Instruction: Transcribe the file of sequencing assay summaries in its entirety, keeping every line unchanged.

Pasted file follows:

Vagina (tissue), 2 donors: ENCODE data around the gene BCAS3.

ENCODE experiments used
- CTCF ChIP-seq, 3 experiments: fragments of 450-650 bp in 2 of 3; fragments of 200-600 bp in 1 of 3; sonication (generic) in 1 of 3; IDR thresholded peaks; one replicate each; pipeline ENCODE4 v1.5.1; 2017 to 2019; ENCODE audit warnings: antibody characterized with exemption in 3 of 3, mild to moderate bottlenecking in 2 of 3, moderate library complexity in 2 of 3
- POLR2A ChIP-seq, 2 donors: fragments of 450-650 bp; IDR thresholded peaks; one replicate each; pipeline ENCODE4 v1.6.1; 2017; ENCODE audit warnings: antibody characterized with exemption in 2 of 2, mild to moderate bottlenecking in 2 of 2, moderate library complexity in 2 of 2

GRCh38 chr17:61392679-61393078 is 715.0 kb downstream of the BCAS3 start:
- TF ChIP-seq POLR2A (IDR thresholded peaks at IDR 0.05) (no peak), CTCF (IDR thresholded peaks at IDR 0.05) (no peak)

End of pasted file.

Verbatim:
Vagina (tissue), 2 donors: ENCODE data around the gene BCAS3.

ENCODE experiments used
- CTCF ChIP-seq, 3 experiments: fragments of 450-650 bp in 2 of 3; fragments of 200-600 bp in 1 of 3; sonication (generic) in 1 of 3; IDR thresholded peaks; one replicate each; pipeline ENCODE4 v1.5.1; 2017 to 2019; ENCODE audit warnings: antibody characterized with exemption in 3 of 3, mild to moderate bottlenecking in 2 of 3, moderate library complexity in 2 of 3
- POLR2A ChIP-seq, 2 donors: fragments of 450-650 bp; IDR thresholded peaks; one replicate each; pipeline ENCODE4 v1.6.1; 2017; ENCODE audit warnings: antibody characterized with exemption in 2 of 2, mild to moderate bottlenecking in 2 of 2, moderate library complexity in 2 of 2

GRCh38 chr17:61392679-61393078 is 715.0 kb downstream of the BCAS3 start:
- TF ChIP-seq POLR2A (IDR thresholded peaks at IDR 0.05) (no peak), CTCF (IDR thresholded peaks at IDR 0.05) (no peak)